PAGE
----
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Customer Discussions > Music forum

What artist do you think is extremly underated?

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Showing 1-25 of 138 posts in this discussion
Initial post: Jul 21, 2011 7:28:00 PM PDT
SKJK says:
Who is the most underated Band/artist that you can think of.
Of course this is an opinion question
I don't wanna hear stuff about the frickin Beatles or Rolling Stones because they're extremly overated...

Posted on Jul 21, 2011 9:00:31 PM PDT
A customer says:
Since you misspelled both overrated and underrated, I'm going to forego thought and go with the answer to 99/100 questions related to music:
The Beatles

Posted on Jul 21, 2011 9:00:34 PM PDT
Robin Trower
Rory Gallagher
Johnny Winter
Blue Oyster Cult
Ronnie Montrose

Posted on Jul 21, 2011 10:05:11 PM PDT
There are way too many artists who are underrated, but I've always touted the amazing body of work of Richard Thompson to many unsuspecting people. Yeah, I've been an RT fanatic since the day I bought and played "Henry the Human Fly" in 1972. Since then, I've collected the many albums he put out as well as the albums he played on. A founding member of Fairport Convention (1967), he invented the 'jam session' within the song. On You Tube, there's a video of Fairport playing 'Reno Nevada' with a long guitar solo that'll make you hurt yourself if you're not careful.

There are many others and I'm not sure where to start. When I was coming up in the sixties, my favorite underdog was Kim Weston. I can't tell you what happened the first time I heard 'Love Me All the Way' back in '63. Man, this lady has some pipes!! Folks like the Doobies and Blood, Sweat & Tears may have cut 'Take Me In Your Arms', but Kim's original version came from somewhere else. The real treat is to hear the unreleased take. A lot my friends at the time thought she sounded too Gospel. Maybe that's why I liked her...

Posted on Jul 21, 2011 10:43:37 PM PDT
of current bands it has to be Porcupine Tree.

Posted on Jul 21, 2011 11:08:26 PM PDT
The Mr. T Experience and Richard Thompson. Most folks who know Thompson become huge fans, it's just that not enough folks seem to have heard him.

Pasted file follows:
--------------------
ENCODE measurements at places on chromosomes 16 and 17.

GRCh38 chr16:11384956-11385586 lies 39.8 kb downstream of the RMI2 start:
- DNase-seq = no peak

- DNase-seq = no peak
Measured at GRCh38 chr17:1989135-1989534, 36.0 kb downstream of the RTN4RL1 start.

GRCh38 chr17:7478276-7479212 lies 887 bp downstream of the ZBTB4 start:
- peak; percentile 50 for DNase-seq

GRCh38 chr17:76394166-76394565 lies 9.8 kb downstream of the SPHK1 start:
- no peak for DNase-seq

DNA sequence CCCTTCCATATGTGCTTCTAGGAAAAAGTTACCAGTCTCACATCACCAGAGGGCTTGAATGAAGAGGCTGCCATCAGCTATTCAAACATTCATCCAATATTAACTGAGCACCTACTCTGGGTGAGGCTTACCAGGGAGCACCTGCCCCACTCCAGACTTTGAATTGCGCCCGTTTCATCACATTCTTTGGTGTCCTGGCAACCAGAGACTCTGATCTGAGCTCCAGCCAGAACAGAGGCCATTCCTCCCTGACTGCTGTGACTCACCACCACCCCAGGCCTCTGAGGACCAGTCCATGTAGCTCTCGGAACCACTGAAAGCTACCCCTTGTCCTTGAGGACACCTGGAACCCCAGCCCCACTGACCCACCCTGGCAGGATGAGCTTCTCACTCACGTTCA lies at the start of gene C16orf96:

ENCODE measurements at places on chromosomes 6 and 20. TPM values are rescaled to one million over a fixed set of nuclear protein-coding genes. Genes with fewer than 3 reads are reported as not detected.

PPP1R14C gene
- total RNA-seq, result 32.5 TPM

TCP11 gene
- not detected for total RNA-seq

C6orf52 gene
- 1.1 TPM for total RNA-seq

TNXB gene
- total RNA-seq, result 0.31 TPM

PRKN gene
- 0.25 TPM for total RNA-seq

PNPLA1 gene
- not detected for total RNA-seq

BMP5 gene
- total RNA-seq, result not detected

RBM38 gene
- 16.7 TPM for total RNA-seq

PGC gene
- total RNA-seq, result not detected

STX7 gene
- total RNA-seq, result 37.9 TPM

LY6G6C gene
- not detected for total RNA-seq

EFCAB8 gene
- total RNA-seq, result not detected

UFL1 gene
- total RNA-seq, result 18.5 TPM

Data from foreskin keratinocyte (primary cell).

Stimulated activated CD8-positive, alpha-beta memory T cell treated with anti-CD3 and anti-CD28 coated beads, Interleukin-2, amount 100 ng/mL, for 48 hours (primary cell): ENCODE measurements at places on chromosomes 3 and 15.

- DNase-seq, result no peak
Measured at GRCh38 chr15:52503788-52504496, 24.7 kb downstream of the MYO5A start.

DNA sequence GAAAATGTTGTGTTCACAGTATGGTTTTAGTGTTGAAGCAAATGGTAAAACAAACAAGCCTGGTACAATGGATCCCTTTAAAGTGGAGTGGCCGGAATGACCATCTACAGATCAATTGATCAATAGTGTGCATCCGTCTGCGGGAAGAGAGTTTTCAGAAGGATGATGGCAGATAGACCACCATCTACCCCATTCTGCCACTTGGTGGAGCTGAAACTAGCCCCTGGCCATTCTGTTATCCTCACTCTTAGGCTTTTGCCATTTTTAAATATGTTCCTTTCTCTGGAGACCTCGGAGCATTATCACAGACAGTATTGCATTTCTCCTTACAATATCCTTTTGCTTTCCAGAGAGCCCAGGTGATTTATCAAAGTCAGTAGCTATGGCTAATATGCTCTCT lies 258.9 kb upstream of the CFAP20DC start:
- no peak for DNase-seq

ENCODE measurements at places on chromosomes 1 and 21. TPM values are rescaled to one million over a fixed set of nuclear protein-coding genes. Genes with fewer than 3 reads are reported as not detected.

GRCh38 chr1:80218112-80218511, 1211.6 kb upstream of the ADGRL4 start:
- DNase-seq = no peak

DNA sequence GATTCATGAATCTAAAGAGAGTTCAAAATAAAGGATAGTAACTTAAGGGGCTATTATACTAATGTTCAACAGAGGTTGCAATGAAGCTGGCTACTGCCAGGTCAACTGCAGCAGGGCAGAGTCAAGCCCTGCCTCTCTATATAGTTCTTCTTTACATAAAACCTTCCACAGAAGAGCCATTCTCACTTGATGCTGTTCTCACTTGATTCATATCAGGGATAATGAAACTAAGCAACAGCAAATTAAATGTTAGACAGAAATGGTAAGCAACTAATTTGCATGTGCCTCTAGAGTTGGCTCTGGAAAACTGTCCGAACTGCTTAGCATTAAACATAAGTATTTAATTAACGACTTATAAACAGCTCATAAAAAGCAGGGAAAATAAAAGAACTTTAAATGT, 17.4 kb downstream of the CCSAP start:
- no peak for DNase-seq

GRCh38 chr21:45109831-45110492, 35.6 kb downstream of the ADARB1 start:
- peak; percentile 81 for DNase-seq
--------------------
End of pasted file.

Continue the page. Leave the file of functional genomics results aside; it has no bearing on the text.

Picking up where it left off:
Dr. Frank, singer-songwriter-guitarist with MTX, reportedly used to refer to his group as "the least successful of the unsuccessful bands." Pity. They're great!

Posted on Jul 22, 2011 12:59:53 AM PDT
J. Davis says:
Stew and/or the Negro Problem - Stew is writing the most intelligent songs you are unlikely to hear. He has been touring both as a solo artist and with his band the Negro Problem for at least ten years, but only got any recognition for his Broadway play Passing Strange. The band name refers to the anomaly of a black singer-songwriter heading a group that sounds like late sixties pop, like Jimmy Webb or the Fifth Dimension. Even though his witty lyrics occasionally address issues of race, he doesn't sound like anything you would think of as black music (soul/funk/R & B/hiphop).

Posted on Jul 22, 2011 1:00:58 AM PDT
J. D. Blair says:
Jimmy LaFave, one of Austin's (by way of Oklahoma) best song writers. For those who can enjoy the "red dirt" sound of Oklahoma bathed in the cool musical waters of Austin I highly recommend checking Jimmy out. He interprets Dylan like no other making the listener believe that the songs were written for him and his voice. The songs he writes travel from the "red dirt" sounds like JJ Cale through rockin' commentaries on life towards the ballads that tell of love and the road. Again check Jimmy out if you can understand Richard Thompson, youcan understand Jimmy LaFave.